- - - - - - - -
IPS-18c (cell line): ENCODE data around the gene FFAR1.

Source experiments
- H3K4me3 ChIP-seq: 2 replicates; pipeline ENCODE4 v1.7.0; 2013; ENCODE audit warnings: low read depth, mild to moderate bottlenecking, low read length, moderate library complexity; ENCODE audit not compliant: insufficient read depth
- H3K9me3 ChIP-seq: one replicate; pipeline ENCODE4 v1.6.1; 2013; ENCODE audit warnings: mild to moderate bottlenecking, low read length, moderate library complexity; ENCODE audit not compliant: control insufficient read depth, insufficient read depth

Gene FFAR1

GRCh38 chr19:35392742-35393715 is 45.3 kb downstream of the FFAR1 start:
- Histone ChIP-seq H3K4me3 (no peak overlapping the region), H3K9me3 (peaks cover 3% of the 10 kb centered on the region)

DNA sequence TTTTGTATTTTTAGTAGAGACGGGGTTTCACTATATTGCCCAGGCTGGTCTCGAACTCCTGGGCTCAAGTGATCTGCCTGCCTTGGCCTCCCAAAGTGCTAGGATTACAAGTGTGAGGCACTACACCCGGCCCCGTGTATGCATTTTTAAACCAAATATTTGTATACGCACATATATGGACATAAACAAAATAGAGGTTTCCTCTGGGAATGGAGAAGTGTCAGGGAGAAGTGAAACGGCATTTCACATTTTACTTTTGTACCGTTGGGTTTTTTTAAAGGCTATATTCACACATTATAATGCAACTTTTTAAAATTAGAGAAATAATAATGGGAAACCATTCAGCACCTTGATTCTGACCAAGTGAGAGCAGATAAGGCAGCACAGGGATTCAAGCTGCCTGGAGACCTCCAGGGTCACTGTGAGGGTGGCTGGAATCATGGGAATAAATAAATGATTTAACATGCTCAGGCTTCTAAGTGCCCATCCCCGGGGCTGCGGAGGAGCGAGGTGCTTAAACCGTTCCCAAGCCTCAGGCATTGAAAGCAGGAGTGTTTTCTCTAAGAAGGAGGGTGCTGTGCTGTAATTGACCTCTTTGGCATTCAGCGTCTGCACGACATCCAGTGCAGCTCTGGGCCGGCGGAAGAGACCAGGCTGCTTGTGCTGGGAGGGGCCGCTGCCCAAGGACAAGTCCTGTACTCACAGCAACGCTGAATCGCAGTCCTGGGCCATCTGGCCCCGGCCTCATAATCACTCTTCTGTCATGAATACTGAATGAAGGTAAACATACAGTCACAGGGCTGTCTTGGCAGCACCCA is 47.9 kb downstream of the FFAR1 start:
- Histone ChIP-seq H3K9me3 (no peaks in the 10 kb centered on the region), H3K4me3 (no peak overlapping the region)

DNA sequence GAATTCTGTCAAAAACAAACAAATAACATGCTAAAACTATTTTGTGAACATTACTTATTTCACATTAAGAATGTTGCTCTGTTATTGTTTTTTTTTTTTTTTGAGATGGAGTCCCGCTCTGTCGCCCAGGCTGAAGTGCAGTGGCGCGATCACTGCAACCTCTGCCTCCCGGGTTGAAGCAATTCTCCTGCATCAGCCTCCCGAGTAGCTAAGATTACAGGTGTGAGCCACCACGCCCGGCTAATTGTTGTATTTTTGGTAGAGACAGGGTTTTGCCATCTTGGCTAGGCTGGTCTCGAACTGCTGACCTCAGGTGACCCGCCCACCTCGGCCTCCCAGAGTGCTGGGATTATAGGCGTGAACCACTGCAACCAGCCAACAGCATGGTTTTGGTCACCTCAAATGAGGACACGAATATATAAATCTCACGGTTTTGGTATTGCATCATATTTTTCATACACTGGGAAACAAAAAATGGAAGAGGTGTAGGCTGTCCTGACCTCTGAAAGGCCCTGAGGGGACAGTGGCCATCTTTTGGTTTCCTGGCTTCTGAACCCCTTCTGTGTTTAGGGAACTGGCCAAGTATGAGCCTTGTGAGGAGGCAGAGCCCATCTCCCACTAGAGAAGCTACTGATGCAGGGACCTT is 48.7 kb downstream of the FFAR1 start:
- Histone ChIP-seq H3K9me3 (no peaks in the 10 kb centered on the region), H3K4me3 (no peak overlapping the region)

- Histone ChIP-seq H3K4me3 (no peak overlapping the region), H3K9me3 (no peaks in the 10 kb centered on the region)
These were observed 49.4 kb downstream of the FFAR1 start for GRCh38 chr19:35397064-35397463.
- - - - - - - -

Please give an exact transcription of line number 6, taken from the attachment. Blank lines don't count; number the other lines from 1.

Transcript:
GRCh38 chr19:35392742-35393715 is 45.3 kb downstream of the FFAR1 start: